In order to calculate the forward propagating wave velocity using three equally spaced apart PPG detectors, the following assumptions must be made: (i) the reflection coefficient is equal, γnm, for every pair of harmonics; (ii) the distance to the reflection site is equal for every pair of harmonics; (iii) there is no significant attenuation of the pressure wave between the detectors; (iv) there is no energy transfer between the different harmonics; (v) the phase difference between the signals of the two PPG detectors is small; and (vi) the three detectors have to be equally spaced apart.

When using three equally spaced detectors one obtains the following set of equations for the wall displacement:

η1n=An(1+γn·ei−ψ n (4l+2L)) η2n=An(ei−ψ n ln·ei−ψ n (3l+2L)) η3n=An(e2−ψ n ln·ei−ψ n (2l+2L))  (56)

The term γne2iψ n L can be eliminated to obtain the following pair of equations:

η1n−η2n·ei−ψ n l=An(1−e2−i−ψ n l3n−η2n·e−i−ψ n l=An(e2−i−ψ n l−1)  (57)

An can be eliminated to obtain the following equation:

3n−η2ne−i−ψ n l)·(1−e2−i−ψ n l)=(η1n−η2nei−ψ n l)·(e2−i−ψ n l−1)  (58)

Mathematical simplification of equation 58 generates the following:

η1n−η2ne−i−ψ n l−η3n2nei−ψ n l=0  (59)

By using the following identity: cos ( x ) = e ix + e - ix 2 , ( 60 )

one can obtain: ψ n = cos - 1 ( η 3 n - η 1 n 2 · η 2 n ) / l ( 61 )

The following values are obtained for the other variables when equation (61) is substituted into equations (57) and (58): A n = η 1 n - η 2 n e i · ψ n l 1 - e 2 · i · ψ n l ( 62 ) γ n = η 1 n - η 2 n · e - i · ψ n l e 4 · i · ψ n l - e 2 · i · ψ n l · 1 - e 2 · i · ψ n l η 1 n - η 2 n · e i · ψ n l = η 1 n - η 2 n · e - i · ψ n l η 2 n · e i · ψ n l - η 1 n ( 63 ) L n = 1 2 · Ln ( η 1 n - η 2 n · e - i · ψ n l η 2 n · e i · ψ n l - η 1 n · 1 γ n ) ( 64 )

Example 6 Measuring the Foot to Foot Speed and Solving the Equation of the Wall Displacement in Order to Calculate the Forward Propagating Wave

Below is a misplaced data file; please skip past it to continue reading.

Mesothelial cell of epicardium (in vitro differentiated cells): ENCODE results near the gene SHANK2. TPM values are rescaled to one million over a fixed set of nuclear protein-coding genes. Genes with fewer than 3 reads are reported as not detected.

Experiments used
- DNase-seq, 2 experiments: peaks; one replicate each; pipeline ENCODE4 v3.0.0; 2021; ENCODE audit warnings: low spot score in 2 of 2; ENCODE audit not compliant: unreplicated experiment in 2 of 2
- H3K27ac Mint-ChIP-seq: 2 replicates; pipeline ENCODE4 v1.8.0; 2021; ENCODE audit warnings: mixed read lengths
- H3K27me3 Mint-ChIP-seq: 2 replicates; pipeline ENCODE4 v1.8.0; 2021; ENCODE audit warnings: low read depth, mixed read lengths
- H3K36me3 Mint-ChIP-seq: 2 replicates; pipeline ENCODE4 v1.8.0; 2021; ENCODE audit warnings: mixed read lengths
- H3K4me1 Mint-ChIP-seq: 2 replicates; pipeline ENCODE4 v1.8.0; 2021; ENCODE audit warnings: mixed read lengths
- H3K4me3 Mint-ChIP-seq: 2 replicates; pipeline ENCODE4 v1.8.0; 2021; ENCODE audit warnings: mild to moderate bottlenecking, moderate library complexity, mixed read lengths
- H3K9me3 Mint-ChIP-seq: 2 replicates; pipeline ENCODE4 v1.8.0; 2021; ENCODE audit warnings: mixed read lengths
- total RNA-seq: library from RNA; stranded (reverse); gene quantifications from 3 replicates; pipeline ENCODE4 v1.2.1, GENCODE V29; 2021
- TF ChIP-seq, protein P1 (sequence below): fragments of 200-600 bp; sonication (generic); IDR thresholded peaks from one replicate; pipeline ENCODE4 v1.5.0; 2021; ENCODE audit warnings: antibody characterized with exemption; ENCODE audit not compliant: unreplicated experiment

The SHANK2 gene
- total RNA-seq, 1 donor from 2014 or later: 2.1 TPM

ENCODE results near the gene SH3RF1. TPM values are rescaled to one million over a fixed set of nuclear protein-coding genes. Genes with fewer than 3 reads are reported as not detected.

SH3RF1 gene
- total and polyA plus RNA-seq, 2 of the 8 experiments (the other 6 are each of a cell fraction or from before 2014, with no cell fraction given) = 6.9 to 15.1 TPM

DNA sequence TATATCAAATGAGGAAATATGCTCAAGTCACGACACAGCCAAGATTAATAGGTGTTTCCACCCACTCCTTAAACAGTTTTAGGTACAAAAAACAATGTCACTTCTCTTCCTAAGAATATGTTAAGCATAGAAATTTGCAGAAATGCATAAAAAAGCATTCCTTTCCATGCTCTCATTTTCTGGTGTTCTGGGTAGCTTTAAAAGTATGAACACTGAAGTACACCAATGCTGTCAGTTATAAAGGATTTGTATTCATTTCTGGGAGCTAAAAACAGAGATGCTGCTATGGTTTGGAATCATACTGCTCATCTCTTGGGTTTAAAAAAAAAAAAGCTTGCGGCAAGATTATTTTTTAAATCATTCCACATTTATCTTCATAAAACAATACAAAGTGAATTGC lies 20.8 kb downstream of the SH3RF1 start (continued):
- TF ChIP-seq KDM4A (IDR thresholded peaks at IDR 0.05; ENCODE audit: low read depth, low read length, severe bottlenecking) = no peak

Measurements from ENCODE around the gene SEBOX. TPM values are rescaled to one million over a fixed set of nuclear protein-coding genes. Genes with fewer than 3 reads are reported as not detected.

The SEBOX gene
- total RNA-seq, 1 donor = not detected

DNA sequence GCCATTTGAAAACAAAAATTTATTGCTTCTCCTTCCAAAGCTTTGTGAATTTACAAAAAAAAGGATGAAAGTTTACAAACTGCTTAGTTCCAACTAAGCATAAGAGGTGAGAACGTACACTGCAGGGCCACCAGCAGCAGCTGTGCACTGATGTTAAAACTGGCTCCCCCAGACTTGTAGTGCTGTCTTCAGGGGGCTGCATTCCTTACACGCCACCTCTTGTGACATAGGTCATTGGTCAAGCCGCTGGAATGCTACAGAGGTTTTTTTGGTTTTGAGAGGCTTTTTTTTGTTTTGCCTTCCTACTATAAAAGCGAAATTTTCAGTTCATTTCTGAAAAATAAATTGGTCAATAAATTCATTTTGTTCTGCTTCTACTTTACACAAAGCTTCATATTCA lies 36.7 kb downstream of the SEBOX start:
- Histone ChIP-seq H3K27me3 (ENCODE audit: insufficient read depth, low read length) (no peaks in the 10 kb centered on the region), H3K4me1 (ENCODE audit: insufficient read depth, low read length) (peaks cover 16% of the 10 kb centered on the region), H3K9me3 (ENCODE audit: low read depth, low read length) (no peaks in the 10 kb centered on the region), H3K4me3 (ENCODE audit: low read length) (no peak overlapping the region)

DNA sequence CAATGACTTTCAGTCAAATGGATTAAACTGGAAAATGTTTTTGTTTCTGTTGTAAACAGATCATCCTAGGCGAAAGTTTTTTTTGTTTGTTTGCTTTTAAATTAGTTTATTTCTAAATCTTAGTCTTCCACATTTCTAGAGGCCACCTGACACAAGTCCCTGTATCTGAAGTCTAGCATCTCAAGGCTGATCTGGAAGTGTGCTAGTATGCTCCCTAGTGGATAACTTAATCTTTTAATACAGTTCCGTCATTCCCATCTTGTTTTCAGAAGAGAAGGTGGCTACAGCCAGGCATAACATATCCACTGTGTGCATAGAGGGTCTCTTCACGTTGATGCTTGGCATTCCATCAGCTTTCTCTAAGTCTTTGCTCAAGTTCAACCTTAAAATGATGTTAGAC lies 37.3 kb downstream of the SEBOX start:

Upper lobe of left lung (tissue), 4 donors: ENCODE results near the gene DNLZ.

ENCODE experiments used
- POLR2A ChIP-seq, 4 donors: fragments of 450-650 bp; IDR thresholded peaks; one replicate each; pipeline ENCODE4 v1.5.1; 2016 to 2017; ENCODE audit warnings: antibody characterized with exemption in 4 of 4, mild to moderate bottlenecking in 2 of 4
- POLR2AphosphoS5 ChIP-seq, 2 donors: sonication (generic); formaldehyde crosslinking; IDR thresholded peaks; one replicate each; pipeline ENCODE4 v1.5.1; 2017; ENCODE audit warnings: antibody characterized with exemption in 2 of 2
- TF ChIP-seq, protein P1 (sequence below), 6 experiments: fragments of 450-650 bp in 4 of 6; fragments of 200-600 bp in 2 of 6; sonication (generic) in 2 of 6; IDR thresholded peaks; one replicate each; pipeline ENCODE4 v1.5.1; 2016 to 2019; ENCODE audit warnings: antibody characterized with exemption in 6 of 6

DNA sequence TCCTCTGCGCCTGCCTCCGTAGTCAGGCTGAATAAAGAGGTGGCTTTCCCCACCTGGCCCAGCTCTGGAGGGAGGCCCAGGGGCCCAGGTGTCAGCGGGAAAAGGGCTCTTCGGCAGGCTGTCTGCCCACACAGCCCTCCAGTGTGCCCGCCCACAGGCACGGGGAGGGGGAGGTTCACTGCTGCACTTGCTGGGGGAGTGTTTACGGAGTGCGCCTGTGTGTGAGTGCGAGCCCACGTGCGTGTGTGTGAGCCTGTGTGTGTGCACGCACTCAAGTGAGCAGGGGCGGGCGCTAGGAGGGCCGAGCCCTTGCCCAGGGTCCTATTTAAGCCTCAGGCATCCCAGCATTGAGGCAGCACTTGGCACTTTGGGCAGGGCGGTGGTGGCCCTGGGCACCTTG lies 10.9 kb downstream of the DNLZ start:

In this method, the foot to foot speed is obtained and used as an approximation to the forward wave velocity of the fifth harmonic. From the fifth harmonic the distance to the reflection point is obtained and then used to solve the other harmonics.

This is performed under the following assumptions: (i) the reflection coefficient is equal, γnm, for every pair of harmonics; (ii) the distance to the reflection site is equal for every pair of harmonics; (iii) there is no significant attenuation of the pressure wave between the detectors; (iv) there is no energy transfers between the different harmonics; (v) the phase difference between the signals of the two PPG detectors is small; (vi) the foot to foot velocity is a good approximation for the velocity of the forth harmonic (Vascular Dynamics—N. Westerhof, D. R. Gross—PLENUM—1989)

The propagation velocity is calculated by measuring the time difference between the two detectors (see Vascular Dynamics—N. Westerhof, D. R. Gross—PLENUM—1989). In this measurement only the mean velocity is obtained but by assuming that the mean velocity equals to the forth harmonic propagation velocity enables to solve the following equations in order to obtain the reflection coefficient and the distance to the reflection site.

The phase velocity is given by the following equation: ψ n = 2 π n 60 · Δ t l · HR ( 65 )

The following equations describe the wall displacement:

η1n=An(1+γn·ei− n (2l+2L)2n=An(ei−ψ n ln·ei−ψ n (l+2L))  (66)

By using the methods described under Examples 4 and 5 above, one can obtain the following equations: γ n = η 1 n · · ψ n l - η 2 n η 2 n · · ψ n l - η 1 n ( 67 ) L n = Arg ( η 1 n · · ψ n l - η 2 n η 2 n · · ψ n l - η 1 n ) · l 2 ψ n - l ( 68 )

For the forth harmonic one can calculate the values of Ln and γn and then the value for the propagation velocity by using the following equation for each harmonic: ψ n = - iP ln ( l + γ ( 2 L + l ) ) ± i ( P ln ( l + γ ( 2 L + l ) ) ) 2 + 4 ( l + γ ) ( P 1 n - P 2 n ) P 2 n ( 2 L + l ) l γ 2 P 2 n ( 2 L + l ) l γ ( 69 )

Example 7 Calculating Both the Flow and the Wall Displacement from the Signal Obtained by the PPG Detectors and then Extracting Values for the Wall Displacement (pressure) and Blood Flow

This method processes the PPG signal with respect to time and flow. The obtained impedance of the blood vessel is utilized to calculate the forward propagated wave and the backward propagated wave.